While Lee’s Army was going down in defeat, literally, on every front, in the late afternoon of 2 July, MG J.E.B. Stuart sauntered into his farmhouse HQ like Caesar returning from the defeat of Pompey in Greece! He did NOT receive an olive branch from Lee.
Oddly enough, this re-union of ‘friends’ was not recorded neither at the time it occurred nor in the later writings of either man. Had they ‘buried the hatchet” or was it too painful to recount? There were a number of Lee’s command staff, to include Longstreet, who thought that Stuart should have been court martialed for his actions in the past weeks.
[I will explore in other Sections what I construe to be the ALT Hx possibilities had Stuart’s cavalry been available to Lee in accordance with the manual of cavalry of the era . Or could Lee have better utilized that cavalry in support of Pickett on Day 3?]
Suffice it to say that rather than scouting and screening Lee’s right flank, he was off gallivanting and glory-hunting on a completely independent (and insubordinate?) campaign. He reportedly returned with dozens of wagon-loads of supplies captured from various raids and seemingly later in life blamed those wagons on the tardiness of his arrival at Gettysburg. They don’t explain why he arrived via the road from Carlisle!
Stephen Sears and Edwin Coddington have both written extremely detailed accounts of the Lee’s incursion into the north. Neither of them spend much time of Stuart. It would seem that Lee’s greeting to Stuart was curt at best and their reunion meeting was rather short, but we do not know what was said between them. By the end of that meeting, Lee had seemingly assigned Stuart a supporting role for Day 3. He was to attack the soft spot in the Union line south of Culp’s Hill and along the Baltimore Pike. This was intended as a further attempt to fix Union forces away from the main attack by Pickett.
It is not exactly ALT Hx to pose a question about the best possible utilization of Stuart’s cavalry. Pickett’s infantry and Stuart’s cavalry were the only two units that had yet to fight at Gettysburg. Stuart had more mounted men (about 6000) than Pickett’s 5000 infantrymen. Would it not have been wiser to add another 6000 to the attack force? Apparently, they were still en route from Carlisle and could easily have been re-routed to the area of Seminary Ridge rather than sent eastward as actually occurred.
Like just about everything else that Lee tried at Gettysburg, Stuart’s attack from the east was an utter failure in that it was completely blocked and then repulsed by the Union cavalry who were properly screened that flank as cavalrymen should have been. BG David Gregg’s Cavalry Division – which included a Brigade under (brevet) BG George Custer — stood firm against Stuart’s assault.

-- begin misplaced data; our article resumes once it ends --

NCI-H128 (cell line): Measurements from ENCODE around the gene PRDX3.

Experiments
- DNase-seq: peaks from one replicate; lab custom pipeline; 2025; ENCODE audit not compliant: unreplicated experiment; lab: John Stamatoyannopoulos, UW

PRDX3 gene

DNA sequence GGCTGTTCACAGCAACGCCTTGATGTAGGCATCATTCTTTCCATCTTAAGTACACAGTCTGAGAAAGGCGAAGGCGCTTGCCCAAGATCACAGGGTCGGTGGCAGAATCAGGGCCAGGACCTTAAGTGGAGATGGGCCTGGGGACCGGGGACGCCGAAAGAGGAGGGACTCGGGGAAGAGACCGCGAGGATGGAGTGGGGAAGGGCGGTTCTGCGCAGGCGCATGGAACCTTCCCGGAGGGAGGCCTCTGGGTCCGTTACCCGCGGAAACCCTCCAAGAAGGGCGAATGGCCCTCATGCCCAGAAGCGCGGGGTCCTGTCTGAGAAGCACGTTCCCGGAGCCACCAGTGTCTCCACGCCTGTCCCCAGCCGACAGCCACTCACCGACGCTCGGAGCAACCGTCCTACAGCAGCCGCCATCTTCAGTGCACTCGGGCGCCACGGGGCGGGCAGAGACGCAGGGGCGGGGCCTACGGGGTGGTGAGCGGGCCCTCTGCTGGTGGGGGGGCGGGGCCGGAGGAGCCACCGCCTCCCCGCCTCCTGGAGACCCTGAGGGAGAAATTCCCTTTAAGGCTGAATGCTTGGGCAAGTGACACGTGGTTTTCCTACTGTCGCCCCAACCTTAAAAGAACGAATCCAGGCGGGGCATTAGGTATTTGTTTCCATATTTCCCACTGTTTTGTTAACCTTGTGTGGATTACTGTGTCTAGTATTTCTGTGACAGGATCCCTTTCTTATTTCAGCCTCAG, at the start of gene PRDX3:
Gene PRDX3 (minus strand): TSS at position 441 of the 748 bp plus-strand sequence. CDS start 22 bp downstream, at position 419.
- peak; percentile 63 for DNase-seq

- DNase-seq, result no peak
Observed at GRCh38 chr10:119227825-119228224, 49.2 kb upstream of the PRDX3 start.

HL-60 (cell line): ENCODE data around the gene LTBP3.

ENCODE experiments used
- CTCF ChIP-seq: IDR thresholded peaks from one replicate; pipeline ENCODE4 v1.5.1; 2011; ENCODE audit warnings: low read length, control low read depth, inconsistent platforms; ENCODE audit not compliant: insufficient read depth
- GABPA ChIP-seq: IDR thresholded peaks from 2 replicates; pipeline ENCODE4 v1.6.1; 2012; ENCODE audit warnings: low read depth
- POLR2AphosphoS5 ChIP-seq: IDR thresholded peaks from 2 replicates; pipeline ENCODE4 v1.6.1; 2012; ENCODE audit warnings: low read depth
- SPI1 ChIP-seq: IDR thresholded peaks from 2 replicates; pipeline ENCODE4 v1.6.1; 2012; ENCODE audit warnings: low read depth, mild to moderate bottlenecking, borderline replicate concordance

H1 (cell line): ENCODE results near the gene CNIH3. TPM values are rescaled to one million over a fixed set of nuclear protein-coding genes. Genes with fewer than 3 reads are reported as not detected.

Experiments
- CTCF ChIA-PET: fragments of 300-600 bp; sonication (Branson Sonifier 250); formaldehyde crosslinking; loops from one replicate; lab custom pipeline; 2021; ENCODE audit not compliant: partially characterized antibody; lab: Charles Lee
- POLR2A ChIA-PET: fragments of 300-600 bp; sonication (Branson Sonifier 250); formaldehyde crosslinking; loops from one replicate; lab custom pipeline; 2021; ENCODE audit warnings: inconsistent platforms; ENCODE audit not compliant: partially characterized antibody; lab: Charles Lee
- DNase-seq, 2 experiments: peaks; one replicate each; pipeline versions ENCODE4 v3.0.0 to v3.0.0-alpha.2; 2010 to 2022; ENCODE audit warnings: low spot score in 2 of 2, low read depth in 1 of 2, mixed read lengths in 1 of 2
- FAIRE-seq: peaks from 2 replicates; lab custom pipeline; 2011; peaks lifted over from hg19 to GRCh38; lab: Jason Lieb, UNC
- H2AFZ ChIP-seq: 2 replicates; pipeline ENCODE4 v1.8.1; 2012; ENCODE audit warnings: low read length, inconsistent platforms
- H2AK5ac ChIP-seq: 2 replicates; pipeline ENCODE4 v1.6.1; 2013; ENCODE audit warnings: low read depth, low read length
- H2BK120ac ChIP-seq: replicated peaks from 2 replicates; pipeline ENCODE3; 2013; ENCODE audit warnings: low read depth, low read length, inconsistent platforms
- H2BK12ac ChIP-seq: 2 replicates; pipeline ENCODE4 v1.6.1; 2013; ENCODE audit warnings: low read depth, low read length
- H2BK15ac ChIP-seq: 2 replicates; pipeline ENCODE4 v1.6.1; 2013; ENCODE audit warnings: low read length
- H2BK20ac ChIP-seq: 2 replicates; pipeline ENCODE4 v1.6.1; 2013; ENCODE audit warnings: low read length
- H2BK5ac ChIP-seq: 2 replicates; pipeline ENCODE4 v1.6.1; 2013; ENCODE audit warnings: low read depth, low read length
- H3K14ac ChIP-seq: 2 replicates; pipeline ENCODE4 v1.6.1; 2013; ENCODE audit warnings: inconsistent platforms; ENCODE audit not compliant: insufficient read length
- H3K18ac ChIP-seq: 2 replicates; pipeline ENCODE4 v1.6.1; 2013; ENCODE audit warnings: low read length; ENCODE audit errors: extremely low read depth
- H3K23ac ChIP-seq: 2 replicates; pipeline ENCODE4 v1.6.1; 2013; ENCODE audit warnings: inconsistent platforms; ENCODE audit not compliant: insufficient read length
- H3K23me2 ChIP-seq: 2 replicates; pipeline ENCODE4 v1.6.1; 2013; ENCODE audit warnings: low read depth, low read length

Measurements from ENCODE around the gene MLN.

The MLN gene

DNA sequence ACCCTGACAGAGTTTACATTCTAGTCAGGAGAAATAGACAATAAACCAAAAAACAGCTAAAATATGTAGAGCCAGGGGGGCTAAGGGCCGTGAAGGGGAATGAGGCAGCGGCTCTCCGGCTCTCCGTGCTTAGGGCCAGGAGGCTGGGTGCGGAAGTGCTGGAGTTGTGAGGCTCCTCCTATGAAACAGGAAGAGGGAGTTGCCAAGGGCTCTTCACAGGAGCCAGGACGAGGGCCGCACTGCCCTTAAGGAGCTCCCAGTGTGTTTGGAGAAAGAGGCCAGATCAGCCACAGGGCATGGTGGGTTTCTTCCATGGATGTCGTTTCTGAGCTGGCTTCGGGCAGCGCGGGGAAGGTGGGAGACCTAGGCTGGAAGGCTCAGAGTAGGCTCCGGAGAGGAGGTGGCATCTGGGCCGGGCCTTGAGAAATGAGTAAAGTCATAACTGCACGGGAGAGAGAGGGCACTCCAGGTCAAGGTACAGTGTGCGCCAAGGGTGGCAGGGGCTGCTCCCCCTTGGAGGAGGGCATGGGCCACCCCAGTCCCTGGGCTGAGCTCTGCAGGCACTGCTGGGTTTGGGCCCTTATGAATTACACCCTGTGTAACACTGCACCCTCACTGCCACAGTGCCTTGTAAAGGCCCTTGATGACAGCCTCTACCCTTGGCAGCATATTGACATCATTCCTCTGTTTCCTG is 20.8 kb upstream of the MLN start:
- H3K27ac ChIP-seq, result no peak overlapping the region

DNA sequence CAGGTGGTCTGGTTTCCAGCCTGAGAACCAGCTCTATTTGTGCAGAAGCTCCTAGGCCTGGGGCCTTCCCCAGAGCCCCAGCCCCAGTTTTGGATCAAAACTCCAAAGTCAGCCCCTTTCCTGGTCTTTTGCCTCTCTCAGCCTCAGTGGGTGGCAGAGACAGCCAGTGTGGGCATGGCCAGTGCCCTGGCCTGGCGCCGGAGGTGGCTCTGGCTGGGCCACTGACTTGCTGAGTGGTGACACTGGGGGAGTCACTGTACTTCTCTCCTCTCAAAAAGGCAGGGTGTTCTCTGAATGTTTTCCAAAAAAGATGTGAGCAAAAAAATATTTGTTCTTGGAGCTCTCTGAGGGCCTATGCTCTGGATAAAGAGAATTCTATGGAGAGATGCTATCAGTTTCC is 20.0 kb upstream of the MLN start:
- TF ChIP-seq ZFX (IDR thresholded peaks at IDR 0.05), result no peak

According to historian Peter Tsouras, there is an explanation if not an excuse for the ‘tour’ that Stuart took and the time it took him to reach Gettysburg. There are apparently historical documents that state that he and Lee agreed on a general strategy that Stuart would move east and threaten WASHDC and BALTIMORE. Stuart was on the outskirts of DC, at Rockville MD when he captured 150 supply wagons carrying mostly food and animal fodder. Dragging these with his division slowed him down somewhat. When he turned back to the west, he found his route to the South Mountain blocked. Hooker was moving his 7 Union Corps faster that anyone expected. So Stuart had to move farther east to try to swing around to the north of that Union advance.
In addition. Tsouras tells us that BG Robertson’s 2700-man cavalry brigade was expected to cross to the east side of South Mtn through one of the lower passes to provide a proper screening force to Lee’s east. For undocumented reasons, this did not occur. Robertson stayed with Longstreet’s Corps in the Cumberland Valley to the west of the mountain.
Perhaps the widely known history of what seemed like glory hunting on the part of Stuart is a bit harsh. Lee was correct in being concerned as to why he had not had contact with Stuart in over a week, but it seems that Stuart had dispatched messengers, but none were able to get past the Union forces in a timely manner.